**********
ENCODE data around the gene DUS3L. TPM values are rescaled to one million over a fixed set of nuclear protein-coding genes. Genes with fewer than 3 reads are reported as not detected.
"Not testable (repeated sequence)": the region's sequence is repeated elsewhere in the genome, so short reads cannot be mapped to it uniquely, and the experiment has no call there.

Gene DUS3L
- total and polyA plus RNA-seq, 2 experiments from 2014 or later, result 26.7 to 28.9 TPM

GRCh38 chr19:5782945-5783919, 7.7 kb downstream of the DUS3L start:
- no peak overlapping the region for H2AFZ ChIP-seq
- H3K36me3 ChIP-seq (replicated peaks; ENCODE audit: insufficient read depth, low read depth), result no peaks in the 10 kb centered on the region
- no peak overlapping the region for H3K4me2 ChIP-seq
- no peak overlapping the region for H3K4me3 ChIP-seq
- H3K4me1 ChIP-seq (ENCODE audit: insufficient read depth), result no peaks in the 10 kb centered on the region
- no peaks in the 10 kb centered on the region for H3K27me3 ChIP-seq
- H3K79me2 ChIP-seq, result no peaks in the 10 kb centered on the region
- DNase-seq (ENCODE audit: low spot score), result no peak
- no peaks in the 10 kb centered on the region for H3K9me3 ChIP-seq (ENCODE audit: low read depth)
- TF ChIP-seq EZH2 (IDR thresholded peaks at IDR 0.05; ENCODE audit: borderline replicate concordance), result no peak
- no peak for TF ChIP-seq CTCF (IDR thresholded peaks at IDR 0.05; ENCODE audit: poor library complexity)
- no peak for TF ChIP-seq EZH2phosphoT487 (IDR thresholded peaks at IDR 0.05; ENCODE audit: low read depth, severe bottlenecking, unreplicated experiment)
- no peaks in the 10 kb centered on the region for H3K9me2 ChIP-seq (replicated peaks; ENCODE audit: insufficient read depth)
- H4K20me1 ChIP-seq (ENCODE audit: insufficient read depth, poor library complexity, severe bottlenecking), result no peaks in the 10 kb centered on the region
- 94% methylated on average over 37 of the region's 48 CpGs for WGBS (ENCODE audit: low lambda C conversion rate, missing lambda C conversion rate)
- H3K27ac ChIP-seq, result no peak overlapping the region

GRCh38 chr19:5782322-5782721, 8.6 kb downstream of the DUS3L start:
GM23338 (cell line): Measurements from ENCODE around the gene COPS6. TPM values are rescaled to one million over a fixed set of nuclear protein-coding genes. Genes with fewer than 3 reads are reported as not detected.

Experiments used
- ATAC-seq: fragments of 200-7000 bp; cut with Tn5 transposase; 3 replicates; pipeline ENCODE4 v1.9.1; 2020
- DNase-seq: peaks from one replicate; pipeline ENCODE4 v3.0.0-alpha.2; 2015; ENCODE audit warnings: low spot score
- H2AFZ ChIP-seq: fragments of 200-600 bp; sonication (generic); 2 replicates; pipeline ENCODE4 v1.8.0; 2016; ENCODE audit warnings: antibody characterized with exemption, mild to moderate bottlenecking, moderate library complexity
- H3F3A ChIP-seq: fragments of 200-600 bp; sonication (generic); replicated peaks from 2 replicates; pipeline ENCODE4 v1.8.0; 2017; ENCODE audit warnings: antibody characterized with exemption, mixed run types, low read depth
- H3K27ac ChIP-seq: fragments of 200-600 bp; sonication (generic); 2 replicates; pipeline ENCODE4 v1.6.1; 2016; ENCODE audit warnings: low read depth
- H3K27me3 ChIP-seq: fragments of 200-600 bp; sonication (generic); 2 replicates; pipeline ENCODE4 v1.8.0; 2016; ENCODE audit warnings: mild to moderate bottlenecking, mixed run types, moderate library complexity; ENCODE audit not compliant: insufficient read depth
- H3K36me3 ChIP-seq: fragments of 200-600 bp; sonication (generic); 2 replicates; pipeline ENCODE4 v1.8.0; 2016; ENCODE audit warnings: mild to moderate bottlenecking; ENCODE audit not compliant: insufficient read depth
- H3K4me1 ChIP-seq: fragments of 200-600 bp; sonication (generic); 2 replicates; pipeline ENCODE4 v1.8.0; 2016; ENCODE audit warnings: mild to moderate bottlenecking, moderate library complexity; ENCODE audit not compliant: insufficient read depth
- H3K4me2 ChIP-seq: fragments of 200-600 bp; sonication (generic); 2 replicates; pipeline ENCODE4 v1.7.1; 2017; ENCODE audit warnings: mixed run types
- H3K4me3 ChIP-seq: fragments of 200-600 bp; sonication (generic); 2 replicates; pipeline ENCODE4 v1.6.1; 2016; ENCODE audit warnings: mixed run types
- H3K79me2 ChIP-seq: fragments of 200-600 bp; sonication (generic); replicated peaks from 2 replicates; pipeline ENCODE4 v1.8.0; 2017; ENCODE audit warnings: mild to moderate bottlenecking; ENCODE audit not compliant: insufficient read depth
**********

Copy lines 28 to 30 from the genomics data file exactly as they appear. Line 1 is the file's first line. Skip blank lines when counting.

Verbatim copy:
- H3F3A ChIP-seq: fragments of 200-600 bp; sonication (generic); replicated peaks from 2 replicates; pipeline ENCODE4 v1.8.0; 2017; ENCODE audit warnings: antibody characterized with exemption, mixed run types, low read depth
- H3K27ac ChIP-seq: fragments of 200-600 bp; sonication (generic); 2 replicates; pipeline ENCODE4 v1.6.1; 2016; ENCODE audit warnings: low read depth
- H3K27me3 ChIP-seq: fragments of 200-600 bp; sonication (generic); 2 replicates; pipeline ENCODE4 v1.8.0; 2016; ENCODE audit warnings: mild to moderate bottlenecking, mixed run types, moderate library complexity; ENCODE audit not compliant: insufficient read depth